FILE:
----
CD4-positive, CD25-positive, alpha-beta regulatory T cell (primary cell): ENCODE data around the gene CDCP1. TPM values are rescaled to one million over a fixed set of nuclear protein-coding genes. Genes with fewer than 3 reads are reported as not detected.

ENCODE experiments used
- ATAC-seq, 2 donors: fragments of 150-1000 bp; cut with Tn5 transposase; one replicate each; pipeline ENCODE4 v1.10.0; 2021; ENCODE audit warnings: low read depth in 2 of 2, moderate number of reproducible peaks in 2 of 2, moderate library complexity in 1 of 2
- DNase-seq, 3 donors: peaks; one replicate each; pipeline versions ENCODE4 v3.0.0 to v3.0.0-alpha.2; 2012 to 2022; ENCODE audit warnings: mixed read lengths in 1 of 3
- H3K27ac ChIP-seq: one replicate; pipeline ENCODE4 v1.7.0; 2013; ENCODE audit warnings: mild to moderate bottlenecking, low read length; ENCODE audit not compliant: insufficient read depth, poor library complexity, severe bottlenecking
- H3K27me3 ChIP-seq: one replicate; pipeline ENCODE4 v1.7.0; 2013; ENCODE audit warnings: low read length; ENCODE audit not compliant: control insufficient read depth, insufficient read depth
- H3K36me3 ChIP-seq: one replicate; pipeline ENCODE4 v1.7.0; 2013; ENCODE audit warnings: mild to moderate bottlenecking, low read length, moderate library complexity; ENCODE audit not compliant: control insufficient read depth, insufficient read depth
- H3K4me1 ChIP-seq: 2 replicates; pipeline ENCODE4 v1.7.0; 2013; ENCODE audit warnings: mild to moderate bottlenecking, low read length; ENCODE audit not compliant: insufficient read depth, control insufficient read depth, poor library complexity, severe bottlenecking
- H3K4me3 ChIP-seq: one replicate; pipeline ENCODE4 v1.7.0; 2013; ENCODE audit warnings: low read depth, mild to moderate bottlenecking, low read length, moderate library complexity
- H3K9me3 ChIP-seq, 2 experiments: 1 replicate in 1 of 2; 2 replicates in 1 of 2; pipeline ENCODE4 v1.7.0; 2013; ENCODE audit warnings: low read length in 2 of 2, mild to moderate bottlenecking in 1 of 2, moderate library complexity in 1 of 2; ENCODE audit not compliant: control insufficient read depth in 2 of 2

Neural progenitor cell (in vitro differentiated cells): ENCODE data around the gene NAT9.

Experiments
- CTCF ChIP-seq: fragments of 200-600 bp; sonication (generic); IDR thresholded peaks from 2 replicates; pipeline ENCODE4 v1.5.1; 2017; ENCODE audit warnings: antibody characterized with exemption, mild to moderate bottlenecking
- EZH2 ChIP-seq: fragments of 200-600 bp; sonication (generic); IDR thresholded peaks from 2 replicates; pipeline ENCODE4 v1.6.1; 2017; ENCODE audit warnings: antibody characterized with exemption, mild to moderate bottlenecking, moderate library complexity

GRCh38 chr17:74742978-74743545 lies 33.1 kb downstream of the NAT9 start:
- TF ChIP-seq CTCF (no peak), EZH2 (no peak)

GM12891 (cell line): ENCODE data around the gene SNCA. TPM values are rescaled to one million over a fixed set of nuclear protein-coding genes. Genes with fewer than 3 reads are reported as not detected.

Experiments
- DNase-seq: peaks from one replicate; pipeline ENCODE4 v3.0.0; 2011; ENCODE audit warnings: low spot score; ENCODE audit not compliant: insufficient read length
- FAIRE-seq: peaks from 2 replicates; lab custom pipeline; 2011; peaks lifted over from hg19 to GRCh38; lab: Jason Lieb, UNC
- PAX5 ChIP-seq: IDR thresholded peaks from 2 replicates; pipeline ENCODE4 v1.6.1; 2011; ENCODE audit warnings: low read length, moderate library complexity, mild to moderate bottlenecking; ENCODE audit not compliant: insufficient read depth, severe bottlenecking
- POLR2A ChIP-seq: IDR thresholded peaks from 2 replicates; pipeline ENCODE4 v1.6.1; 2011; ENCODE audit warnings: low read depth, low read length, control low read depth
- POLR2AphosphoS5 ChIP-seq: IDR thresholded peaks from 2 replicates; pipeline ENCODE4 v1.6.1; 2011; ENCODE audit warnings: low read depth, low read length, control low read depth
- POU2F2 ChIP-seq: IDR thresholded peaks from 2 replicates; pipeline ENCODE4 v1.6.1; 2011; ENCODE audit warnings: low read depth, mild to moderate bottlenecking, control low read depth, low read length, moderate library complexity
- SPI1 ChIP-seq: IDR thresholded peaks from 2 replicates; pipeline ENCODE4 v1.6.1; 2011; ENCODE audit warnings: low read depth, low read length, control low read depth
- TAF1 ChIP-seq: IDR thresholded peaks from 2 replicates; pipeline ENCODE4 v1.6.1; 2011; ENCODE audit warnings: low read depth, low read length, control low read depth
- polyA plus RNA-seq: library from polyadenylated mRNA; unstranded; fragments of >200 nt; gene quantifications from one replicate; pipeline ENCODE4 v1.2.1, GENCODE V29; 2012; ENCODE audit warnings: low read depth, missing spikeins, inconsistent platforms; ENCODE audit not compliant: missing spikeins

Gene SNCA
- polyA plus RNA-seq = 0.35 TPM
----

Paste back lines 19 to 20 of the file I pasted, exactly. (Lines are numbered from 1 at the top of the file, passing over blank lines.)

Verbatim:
- DNase-seq: peaks from one replicate; pipeline ENCODE4 v3.0.0; 2011; ENCODE audit warnings: low spot score; ENCODE audit not compliant: insufficient read length
- FAIRE-seq: peaks from 2 replicates; lab custom pipeline; 2011; peaks lifted over from hg19 to GRCh38; lab: Jason Lieb, UNC